The Irish Revolution as It Really Was

                                 History Ireland Sept/Oct. 2012

I believe that the Irish Revolution has not yet been narrated in its full and true reality. I want to make some suggestions about how this can and should be done.

Such well-narrated historical processes as the Roman, French and Russian revolutions allow us to identify the common traits of a revolution as distinct from a coup d’état or similar change of regime. I believe that the Irish Revolution had all these traits, but that this has so far not been recognised by historians with the result that we have been given a shrunken and untrue account and lack a telling of the Revolution as it really was.

With an eye to those common traits of a revolution, I would describe a revolution in the following terms. An assorted group of ideologues have a vision of a state of affairs in their political community that would be morally and materially superior to the existing one. They act to bring that better order about. Their actions have the following characteristics successively: Effort to Acquire the Central Government Power; Acquisition and Augmentation of the Central Government Power; Cultural Reform (involving Establishment of New Values and Rules and Moral Purification); Missionary Dissemination of the Revolution’s Values; Completion of the Revolutionary Programme. (This last stage, as, for example, with collectivisation in the Russian Revolution, may take twenty or more years to occur.).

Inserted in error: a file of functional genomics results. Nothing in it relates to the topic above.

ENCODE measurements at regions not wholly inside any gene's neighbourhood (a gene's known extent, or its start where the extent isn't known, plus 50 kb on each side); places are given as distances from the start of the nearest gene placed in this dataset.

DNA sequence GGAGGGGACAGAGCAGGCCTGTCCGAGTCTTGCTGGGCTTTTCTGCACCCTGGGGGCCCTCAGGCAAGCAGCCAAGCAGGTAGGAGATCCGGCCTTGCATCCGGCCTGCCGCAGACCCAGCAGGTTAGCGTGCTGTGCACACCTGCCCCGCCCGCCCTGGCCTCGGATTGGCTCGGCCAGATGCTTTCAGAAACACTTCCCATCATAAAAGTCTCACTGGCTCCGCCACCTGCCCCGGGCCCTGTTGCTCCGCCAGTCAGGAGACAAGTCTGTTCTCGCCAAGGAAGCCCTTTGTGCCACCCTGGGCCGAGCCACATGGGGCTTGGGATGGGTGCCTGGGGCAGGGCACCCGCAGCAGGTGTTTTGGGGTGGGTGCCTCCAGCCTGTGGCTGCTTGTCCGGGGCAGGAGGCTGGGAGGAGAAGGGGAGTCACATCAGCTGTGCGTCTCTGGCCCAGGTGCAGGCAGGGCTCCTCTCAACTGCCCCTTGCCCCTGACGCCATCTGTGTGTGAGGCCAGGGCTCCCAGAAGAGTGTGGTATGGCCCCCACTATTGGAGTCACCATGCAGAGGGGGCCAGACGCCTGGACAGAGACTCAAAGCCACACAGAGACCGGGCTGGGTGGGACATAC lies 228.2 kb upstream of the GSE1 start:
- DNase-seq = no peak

As I have suggested, the Irish Revolution followed that pattern. In order to narrate it so as to make that evident, the historian would need to do a number of ancillary things which can be enumerated as follows:

1. Explain the situation in Ireland before the Revolution began. In particular, among other things: that the population was divided into two ethnic-religious communities, the much larger one Catholics, the other Protestants, with the latter predominating in the Northeast; the historical origins of these communities and the nature of their present relationship, including the fact that the Protestants generally were loyal to the British state, most fervently in the Northeast, while the Catholics generally espoused an Irish nationalism that had two supreme values—the Irish nation (understood as consisting essentially of themselves while open to other adherents) which they wanted to acquire liberal-democratic self-government, and Catholicism (its faith, devotions and morality) which they wanted to flourish. (A footnote here might state as follows: ‘Neither the Catholics nor the Protestants constituted a sect, and neither described matters pertaining to itself or to the other by the derogatory term “sectarian”, though Irish historians after the mid-twentieth century acquired the inaccurate and unhistorical habit of doing so.’) And, continuing the account of Ireland before the Revolution: that there was a secret society, the Irish Republican Brotherhood, ramifying mainly among the Catholics, which held, and was pursuing, a single value and vision: an Irish Republic (meaning sovereign, liberal-democratic state) comprising in fraternity all the inhabitants of Ireland, Catholic and Protestant, the latter having replaced their British allegiance with allegiance to Ireland; and finally, that there was a Gaelic-revivalist movement gathering force.